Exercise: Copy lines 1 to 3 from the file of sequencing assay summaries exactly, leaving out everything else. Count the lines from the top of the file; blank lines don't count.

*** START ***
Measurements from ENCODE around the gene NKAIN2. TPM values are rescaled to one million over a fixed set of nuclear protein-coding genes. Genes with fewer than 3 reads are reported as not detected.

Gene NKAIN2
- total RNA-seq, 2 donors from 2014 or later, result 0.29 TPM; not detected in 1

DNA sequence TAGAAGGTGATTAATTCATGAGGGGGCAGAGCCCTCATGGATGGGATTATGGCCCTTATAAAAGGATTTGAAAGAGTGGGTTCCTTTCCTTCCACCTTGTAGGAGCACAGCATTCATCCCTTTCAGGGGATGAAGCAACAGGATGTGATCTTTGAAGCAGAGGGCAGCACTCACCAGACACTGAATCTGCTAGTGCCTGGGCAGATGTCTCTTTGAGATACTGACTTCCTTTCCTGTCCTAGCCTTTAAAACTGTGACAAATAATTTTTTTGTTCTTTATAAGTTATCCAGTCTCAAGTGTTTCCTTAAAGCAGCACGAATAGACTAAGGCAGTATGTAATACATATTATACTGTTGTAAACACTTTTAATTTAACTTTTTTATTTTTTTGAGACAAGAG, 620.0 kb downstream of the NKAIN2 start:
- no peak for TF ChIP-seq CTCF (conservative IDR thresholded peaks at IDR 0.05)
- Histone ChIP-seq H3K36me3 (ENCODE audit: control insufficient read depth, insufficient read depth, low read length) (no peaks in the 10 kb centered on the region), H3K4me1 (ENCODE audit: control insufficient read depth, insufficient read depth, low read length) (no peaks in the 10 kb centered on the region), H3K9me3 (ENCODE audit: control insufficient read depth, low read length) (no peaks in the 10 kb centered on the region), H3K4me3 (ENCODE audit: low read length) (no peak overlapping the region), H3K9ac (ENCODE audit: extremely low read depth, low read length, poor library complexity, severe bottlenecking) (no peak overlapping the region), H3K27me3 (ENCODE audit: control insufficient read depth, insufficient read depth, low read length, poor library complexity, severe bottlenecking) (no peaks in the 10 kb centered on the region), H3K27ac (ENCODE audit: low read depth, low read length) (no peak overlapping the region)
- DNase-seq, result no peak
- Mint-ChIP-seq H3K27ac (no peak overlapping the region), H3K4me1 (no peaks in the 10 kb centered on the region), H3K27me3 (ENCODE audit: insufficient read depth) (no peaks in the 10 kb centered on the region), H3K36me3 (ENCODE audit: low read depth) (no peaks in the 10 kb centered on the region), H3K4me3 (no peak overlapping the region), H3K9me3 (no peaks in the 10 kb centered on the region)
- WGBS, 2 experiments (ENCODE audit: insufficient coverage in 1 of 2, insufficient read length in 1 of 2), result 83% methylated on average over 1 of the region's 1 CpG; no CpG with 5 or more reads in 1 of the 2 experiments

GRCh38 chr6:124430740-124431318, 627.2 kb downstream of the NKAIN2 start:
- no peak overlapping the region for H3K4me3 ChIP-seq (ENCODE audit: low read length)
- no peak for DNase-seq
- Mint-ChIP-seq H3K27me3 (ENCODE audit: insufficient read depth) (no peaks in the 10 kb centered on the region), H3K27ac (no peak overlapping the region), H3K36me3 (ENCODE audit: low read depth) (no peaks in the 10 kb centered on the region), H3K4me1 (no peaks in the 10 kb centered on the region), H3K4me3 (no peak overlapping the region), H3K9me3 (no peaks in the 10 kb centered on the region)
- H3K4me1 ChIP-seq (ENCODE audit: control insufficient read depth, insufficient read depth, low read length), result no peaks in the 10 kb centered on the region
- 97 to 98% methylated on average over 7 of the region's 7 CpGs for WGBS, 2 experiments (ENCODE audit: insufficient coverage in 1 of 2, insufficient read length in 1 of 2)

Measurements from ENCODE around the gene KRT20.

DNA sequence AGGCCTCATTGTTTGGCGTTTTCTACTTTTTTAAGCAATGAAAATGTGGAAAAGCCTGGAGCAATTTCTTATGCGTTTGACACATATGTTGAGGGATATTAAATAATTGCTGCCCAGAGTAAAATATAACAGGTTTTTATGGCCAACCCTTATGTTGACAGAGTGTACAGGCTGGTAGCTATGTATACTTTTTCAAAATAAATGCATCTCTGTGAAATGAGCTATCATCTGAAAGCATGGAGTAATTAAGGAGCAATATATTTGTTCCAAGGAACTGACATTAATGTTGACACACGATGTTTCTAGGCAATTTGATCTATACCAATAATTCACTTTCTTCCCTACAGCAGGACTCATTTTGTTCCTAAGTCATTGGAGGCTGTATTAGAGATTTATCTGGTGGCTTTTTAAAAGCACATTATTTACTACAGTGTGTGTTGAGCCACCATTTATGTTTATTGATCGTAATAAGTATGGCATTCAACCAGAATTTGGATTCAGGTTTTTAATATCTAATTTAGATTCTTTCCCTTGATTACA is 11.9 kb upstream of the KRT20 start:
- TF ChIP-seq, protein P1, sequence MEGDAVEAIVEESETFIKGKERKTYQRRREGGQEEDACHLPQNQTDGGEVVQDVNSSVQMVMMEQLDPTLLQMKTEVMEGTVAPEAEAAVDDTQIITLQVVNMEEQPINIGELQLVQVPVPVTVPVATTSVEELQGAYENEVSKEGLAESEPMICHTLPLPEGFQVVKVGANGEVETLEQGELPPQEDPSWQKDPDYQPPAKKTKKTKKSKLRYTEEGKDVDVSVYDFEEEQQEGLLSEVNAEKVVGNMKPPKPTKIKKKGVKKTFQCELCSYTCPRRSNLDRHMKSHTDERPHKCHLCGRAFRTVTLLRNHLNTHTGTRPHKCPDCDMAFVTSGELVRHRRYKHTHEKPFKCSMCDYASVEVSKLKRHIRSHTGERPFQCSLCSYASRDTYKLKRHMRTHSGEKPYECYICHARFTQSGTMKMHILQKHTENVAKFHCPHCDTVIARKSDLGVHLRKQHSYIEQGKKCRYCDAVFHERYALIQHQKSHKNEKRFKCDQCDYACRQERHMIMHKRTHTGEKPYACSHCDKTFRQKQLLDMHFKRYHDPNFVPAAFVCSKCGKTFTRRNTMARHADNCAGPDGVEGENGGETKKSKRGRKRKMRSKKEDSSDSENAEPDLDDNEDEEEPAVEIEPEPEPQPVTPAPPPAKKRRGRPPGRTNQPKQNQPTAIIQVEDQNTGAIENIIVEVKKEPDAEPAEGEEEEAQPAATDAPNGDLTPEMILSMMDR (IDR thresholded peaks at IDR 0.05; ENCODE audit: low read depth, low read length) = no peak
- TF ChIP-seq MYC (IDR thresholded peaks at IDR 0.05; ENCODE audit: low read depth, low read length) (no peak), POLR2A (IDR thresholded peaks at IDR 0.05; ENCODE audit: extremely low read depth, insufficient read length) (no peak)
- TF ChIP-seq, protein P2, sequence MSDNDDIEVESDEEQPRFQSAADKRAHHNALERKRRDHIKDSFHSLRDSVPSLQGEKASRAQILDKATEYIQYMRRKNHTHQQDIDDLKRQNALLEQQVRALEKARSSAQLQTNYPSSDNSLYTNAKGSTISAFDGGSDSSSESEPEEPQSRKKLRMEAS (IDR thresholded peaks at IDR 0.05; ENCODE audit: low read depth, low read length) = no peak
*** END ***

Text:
Measurements from ENCODE around the gene NKAIN2. TPM values are rescaled to one million over a fixed set of nuclear protein-coding genes. Genes with fewer than 3 reads are reported as not detected.

Gene NKAIN2
- total RNA-seq, 2 donors from 2014 or later, result 0.29 TPM; not detected in 1